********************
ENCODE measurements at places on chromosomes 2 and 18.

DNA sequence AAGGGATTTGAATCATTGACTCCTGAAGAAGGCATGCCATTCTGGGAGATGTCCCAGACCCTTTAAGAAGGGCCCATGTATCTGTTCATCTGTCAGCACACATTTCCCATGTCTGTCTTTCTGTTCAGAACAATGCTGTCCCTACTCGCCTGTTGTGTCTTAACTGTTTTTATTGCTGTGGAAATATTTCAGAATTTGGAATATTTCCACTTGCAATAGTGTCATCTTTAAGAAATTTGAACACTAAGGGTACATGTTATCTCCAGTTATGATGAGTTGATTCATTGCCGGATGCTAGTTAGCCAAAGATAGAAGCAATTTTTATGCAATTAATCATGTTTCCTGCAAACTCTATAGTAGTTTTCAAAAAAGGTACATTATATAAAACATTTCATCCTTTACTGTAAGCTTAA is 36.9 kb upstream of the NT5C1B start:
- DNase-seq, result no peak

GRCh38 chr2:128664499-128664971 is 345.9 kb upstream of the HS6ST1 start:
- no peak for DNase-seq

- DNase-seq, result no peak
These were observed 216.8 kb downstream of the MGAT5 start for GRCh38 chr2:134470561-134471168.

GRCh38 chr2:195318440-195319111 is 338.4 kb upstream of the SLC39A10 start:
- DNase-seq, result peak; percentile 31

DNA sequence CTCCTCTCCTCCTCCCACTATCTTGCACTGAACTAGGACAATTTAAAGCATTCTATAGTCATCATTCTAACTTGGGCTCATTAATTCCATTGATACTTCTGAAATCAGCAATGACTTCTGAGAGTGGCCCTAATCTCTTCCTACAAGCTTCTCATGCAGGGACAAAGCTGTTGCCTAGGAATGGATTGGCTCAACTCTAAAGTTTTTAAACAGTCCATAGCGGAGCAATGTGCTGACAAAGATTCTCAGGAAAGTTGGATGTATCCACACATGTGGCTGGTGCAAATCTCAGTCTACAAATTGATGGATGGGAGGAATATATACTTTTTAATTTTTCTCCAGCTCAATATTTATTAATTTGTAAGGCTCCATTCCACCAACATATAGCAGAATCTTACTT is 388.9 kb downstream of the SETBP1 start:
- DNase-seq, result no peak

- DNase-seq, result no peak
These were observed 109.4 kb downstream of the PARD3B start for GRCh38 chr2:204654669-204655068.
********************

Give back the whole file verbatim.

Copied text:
ENCODE measurements at places on chromosomes 2 and 18.

DNA sequence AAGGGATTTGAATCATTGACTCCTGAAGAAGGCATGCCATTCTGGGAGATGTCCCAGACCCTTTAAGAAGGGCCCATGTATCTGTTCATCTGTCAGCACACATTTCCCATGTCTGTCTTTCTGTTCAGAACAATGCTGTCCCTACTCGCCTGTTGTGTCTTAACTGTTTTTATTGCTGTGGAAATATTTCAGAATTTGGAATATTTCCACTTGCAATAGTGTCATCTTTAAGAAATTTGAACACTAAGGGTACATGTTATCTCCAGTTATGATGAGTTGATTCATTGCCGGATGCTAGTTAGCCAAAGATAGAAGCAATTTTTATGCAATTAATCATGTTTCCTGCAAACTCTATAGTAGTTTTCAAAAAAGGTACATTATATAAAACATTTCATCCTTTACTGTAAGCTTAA is 36.9 kb upstream of the NT5C1B start:
- DNase-seq, result no peak

GRCh38 chr2:128664499-128664971 is 345.9 kb upstream of the HS6ST1 start:
- no peak for DNase-seq

- DNase-seq, result no peak
These were observed 216.8 kb downstream of the MGAT5 start for GRCh38 chr2:134470561-134471168.

GRCh38 chr2:195318440-195319111 is 338.4 kb upstream of the SLC39A10 start:
- DNase-seq, result peak; percentile 31

DNA sequence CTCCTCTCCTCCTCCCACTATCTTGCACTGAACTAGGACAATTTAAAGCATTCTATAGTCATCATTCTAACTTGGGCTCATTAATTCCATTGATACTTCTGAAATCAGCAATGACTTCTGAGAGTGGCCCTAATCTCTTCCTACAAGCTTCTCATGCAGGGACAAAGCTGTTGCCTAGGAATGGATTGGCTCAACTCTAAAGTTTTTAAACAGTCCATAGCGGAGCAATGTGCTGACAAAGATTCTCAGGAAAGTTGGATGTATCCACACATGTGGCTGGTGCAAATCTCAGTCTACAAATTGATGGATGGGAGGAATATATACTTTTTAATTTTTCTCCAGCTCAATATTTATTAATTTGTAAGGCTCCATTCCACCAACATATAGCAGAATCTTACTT is 388.9 kb downstream of the SETBP1 start:
- DNase-seq, result no peak

- DNase-seq, result no peak
These were observed 109.4 kb downstream of the PARD3B start for GRCh38 chr2:204654669-204655068.